Despite efforts to overhaul the Arizona Department of Child Safety (DCS) for the better, two cases of severe child abuse involving malnourishment, neglect and death have made headlines in the Valley recently.
In late May, 3-year-old Alexandra Velazco was found dead in her home in Surprise despite several interactions with DCS before she was even born.
In May 2011, Alexandra and her mother, Rosemary Velazco, both tested positive for amphetamines. She was removed from her parents care for a year after her birth until both Rosemary and Alexandra’s father, Carlos Cruz, completed substance abuse treatment and parenting classes in April 2012. A few months later in July, the case was closed.
However, complaints were made to DCS again earlier this year, and agents removed an infant from their home not knowing that Alexandra and her 6-year-old brother were living there. The two were kept out of sight in a bedroom.
When Alexandra was found, she weighed only 15 pounds, was covered in bruises, lacerations and showed signs of sexual abuse, The Arizona Republic reports.
Joylynne Giebel is another example of a child who died under the watch of DCS. On June 5, DCS got a call that Giebel, 21-months-old, was dead in her home in Mesa. She died six months after DCS received its fifth call for complaints that her stepfather, Andrew Isaacs, abused and neglected her.
She was found with bruises on her face and body, internal trauma and three broken ribs, according to the DCS report.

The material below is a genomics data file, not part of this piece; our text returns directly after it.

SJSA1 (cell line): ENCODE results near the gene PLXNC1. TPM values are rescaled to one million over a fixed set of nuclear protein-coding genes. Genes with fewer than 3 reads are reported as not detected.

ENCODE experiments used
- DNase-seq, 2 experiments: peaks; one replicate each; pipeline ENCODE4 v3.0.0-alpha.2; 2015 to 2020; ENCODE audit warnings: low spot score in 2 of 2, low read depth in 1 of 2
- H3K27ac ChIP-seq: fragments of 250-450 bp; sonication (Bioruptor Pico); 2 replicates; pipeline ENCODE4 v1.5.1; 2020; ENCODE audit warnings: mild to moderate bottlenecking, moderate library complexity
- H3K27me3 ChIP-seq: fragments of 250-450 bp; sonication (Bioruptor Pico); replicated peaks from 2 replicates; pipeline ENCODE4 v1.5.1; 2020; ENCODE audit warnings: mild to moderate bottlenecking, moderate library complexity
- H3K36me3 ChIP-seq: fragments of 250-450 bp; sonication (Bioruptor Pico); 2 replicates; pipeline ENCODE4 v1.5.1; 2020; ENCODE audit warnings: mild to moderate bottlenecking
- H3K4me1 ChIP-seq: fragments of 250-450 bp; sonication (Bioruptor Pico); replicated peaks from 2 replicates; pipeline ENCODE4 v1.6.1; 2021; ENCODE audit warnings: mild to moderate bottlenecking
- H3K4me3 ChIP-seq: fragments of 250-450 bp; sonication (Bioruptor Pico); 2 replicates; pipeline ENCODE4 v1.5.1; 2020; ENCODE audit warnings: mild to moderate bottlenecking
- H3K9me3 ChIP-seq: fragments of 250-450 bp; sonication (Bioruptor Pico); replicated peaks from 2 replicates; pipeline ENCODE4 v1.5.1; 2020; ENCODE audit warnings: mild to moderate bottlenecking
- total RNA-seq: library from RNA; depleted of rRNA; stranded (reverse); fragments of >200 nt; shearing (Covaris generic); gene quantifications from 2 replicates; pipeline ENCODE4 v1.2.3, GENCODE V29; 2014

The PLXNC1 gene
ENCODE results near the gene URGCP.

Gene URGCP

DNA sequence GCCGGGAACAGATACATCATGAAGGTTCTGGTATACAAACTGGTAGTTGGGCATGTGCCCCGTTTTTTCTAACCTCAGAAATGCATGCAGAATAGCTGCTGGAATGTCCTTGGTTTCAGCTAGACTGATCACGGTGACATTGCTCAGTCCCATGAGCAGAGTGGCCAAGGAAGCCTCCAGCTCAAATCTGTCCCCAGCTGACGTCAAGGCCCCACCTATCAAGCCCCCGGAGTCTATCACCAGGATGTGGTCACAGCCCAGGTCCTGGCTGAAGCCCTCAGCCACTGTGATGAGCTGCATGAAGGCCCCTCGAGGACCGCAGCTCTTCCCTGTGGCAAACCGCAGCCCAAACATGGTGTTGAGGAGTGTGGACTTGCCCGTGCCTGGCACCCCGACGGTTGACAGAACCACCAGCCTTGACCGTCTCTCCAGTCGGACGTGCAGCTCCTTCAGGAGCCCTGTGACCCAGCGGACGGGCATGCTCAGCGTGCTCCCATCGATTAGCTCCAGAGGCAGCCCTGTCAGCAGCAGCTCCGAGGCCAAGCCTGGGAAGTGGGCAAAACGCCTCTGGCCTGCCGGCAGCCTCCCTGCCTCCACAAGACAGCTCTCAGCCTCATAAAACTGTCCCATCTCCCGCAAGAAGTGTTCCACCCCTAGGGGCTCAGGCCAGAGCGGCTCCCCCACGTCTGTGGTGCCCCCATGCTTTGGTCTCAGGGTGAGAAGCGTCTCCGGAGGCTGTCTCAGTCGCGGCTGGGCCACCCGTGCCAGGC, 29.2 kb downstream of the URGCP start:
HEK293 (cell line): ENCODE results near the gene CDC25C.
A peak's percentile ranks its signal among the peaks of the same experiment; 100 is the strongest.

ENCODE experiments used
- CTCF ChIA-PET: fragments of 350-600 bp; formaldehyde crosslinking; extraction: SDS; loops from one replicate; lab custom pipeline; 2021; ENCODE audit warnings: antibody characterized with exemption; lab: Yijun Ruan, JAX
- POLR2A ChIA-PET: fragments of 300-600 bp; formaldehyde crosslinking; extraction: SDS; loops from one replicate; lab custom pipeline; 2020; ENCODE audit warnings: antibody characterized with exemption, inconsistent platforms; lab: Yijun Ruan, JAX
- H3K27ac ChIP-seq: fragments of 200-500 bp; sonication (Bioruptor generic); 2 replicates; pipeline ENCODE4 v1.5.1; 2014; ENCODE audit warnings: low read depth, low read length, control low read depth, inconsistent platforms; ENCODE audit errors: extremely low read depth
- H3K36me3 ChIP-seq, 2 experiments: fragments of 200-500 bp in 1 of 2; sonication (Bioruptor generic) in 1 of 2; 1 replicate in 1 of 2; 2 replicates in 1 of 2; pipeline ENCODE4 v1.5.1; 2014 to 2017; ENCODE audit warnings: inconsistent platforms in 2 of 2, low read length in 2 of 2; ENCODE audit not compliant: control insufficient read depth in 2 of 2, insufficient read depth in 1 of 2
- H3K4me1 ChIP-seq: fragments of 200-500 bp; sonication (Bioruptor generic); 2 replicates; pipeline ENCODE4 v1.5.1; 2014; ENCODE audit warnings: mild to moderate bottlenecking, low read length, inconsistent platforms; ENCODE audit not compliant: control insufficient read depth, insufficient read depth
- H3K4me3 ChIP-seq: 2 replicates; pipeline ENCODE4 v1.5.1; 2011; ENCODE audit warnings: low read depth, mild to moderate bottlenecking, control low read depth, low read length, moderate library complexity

While this type of extreme abuse most likely isn’t an everyday case for DCS workers, reports indicate that abuse and neglect aren’t uncommon in the state.
Recent data from DCS reports that one out of every 100 children in Arizona is in a form of foster or out-of-home care, and a 2014 comparison of each child protection system in the state by the Annie E. Casey Foundation ranked Arizona’s system 46th in the nation.
Earlier this year, a coalition led by the Arizona Center for Law in the Public Interest against DCS and Department of Health Services filed a federal class-action lawsuit due to the maintenance of a “dangerous, severely deficient foster care system,” Phoenix New Times reports.
To make matters worse, DCS is also under pressure to take care of 13,000 cases that have been considered inactive and others that haven’t been investigated at all in addition to the active cases workers attend to every day.
Arizona has been working for over a year to improve the system since former Governor Jan Brewer abolished Child Protective Services for a new, cabinet-level system.
Former DCS director Charles Flanagan and current director Greg McKay have made efforts to correct the system by fixing the child abuse hotline, increase staffing and improving the quality of foster families, but the deaths of Alexandra Velazco and Joylynne Giebel bring to light that these changes haven’t been significant enough to overcome the shadow surrounding DCS and child abuse in the state.